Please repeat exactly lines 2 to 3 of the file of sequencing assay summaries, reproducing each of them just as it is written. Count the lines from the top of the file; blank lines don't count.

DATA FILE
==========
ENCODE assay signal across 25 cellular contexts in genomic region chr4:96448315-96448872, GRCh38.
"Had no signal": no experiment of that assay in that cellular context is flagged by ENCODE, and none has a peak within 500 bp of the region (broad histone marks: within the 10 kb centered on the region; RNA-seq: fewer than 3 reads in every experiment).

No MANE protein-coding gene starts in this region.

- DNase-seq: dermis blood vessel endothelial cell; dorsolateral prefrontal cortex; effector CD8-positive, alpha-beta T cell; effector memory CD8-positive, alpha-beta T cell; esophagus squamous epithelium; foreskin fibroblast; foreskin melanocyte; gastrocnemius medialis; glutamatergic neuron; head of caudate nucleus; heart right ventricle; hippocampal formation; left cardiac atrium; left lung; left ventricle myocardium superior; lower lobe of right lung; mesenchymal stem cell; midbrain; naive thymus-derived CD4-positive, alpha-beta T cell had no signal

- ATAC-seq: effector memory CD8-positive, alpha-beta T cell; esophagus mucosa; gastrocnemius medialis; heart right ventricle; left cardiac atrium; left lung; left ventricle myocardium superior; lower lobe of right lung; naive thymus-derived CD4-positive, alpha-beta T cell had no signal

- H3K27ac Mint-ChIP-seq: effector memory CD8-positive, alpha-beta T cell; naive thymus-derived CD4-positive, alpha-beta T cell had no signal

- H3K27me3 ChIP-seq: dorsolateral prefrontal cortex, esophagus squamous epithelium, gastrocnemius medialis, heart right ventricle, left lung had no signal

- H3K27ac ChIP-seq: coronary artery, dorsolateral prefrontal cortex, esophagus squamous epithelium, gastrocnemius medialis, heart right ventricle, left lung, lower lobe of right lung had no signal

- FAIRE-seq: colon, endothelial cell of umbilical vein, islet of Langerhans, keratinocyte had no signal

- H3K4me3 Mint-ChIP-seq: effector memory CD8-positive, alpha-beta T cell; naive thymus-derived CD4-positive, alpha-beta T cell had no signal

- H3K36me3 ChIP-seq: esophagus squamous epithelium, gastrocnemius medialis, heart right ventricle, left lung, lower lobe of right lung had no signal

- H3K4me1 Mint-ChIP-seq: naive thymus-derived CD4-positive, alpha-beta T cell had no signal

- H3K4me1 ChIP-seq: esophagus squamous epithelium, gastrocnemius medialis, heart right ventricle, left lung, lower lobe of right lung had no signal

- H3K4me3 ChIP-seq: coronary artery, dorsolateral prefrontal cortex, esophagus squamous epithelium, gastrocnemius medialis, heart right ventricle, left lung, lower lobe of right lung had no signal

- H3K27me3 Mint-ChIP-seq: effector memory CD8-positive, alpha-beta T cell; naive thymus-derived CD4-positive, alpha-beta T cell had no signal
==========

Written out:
"Had no signal": no experiment of that assay in that cellular context is flagged by ENCODE, and none has a peak within 500 bp of the region (broad histone marks: within the 10 kb centered on the region; RNA-seq: fewer than 3 reads in every experiment).

No MANE protein-coding gene starts in this region.